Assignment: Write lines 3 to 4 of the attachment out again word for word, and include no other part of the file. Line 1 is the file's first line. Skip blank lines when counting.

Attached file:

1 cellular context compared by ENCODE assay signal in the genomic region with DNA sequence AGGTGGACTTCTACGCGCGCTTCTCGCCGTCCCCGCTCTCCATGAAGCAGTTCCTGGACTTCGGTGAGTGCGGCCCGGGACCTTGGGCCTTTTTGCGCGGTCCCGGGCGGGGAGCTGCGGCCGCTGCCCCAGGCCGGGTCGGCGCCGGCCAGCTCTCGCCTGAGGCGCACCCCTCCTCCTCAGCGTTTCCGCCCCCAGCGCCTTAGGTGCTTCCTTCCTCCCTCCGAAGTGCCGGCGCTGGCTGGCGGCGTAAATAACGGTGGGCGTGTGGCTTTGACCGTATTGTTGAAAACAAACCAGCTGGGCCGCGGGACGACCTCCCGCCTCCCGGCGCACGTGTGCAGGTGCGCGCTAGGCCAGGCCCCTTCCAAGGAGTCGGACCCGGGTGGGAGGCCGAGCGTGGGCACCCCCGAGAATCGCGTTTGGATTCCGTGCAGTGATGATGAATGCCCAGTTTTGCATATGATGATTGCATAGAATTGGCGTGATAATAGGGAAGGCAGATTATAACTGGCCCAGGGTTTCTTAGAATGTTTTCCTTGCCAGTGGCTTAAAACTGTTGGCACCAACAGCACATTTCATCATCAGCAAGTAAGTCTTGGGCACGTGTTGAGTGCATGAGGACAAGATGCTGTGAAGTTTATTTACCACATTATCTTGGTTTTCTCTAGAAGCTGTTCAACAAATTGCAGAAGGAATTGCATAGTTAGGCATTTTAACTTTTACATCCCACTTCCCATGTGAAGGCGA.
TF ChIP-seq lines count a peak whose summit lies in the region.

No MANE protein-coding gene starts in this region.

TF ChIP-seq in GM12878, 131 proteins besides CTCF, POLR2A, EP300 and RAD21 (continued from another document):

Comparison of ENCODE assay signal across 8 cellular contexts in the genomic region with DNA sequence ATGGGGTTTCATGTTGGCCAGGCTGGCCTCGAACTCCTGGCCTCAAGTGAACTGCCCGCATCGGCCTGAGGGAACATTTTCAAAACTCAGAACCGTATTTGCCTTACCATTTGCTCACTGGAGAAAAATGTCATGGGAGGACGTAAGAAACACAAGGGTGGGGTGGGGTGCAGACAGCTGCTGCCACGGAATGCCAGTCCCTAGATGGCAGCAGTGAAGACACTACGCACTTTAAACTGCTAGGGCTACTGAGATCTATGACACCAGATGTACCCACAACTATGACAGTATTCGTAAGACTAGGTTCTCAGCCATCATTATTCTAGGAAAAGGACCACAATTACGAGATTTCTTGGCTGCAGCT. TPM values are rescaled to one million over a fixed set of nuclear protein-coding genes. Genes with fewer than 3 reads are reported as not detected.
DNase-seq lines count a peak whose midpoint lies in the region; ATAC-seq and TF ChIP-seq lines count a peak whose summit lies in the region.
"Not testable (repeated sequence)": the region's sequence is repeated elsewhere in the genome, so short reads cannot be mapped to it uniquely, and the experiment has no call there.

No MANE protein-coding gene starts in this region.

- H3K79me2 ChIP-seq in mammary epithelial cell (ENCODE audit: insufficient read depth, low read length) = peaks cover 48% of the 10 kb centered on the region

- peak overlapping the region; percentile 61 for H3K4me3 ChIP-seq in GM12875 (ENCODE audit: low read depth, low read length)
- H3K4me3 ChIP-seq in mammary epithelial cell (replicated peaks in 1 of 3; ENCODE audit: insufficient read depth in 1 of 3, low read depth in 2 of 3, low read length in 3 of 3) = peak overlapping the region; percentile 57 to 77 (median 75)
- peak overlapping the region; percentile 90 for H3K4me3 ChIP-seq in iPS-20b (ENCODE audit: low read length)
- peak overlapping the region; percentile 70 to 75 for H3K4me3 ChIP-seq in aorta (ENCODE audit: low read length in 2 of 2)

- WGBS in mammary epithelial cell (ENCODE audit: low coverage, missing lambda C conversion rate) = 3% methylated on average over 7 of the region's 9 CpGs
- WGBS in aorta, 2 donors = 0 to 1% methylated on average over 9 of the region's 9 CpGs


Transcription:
No MANE protein-coding gene starts in this region.

TF ChIP-seq in GM12878, 131 proteins besides CTCF, POLR2A, EP300 and RAD21 (continued from another document):